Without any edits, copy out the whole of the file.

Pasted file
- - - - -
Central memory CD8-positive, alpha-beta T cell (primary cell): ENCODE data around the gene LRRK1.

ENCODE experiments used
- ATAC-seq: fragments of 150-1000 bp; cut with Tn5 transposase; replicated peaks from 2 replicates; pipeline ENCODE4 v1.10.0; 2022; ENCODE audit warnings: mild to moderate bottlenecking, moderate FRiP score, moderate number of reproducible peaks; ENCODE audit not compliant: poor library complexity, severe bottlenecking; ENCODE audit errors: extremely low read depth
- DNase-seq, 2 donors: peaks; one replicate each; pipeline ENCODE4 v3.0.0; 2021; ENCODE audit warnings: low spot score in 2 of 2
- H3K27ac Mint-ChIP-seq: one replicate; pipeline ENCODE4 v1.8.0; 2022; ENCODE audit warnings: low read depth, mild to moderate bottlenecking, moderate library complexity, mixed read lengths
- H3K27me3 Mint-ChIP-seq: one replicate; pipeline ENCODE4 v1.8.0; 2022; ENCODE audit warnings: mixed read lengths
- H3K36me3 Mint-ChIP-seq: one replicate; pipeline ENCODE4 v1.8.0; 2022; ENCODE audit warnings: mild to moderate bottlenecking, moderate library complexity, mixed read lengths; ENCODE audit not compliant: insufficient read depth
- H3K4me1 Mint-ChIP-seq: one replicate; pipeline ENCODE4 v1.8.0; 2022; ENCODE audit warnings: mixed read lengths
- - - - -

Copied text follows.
Central memory CD8-positive, alpha-beta T cell (primary cell): ENCODE data around the gene LRRK1.

ENCODE experiments used
- ATAC-seq: fragments of 150-1000 bp; cut with Tn5 transposase; replicated peaks from 2 replicates; pipeline ENCODE4 v1.10.0; 2022; ENCODE audit warnings: mild to moderate bottlenecking, moderate FRiP score, moderate number of reproducible peaks; ENCODE audit not compliant: poor library complexity, severe bottlenecking; ENCODE audit errors: extremely low read depth
- DNase-seq, 2 donors: peaks; one replicate each; pipeline ENCODE4 v3.0.0; 2021; ENCODE audit warnings: low spot score in 2 of 2
- H3K27ac Mint-ChIP-seq: one replicate; pipeline ENCODE4 v1.8.0; 2022; ENCODE audit warnings: low read depth, mild to moderate bottlenecking, moderate library complexity, mixed read lengths
- H3K27me3 Mint-ChIP-seq: one replicate; pipeline ENCODE4 v1.8.0; 2022; ENCODE audit warnings: mixed read lengths
- H3K36me3 Mint-ChIP-seq: one replicate; pipeline ENCODE4 v1.8.0; 2022; ENCODE audit warnings: mild to moderate bottlenecking, moderate library complexity, mixed read lengths; ENCODE audit not compliant: insufficient read depth
- H3K4me1 Mint-ChIP-seq: one replicate; pipeline ENCODE4 v1.8.0; 2022; ENCODE audit warnings: mixed read lengths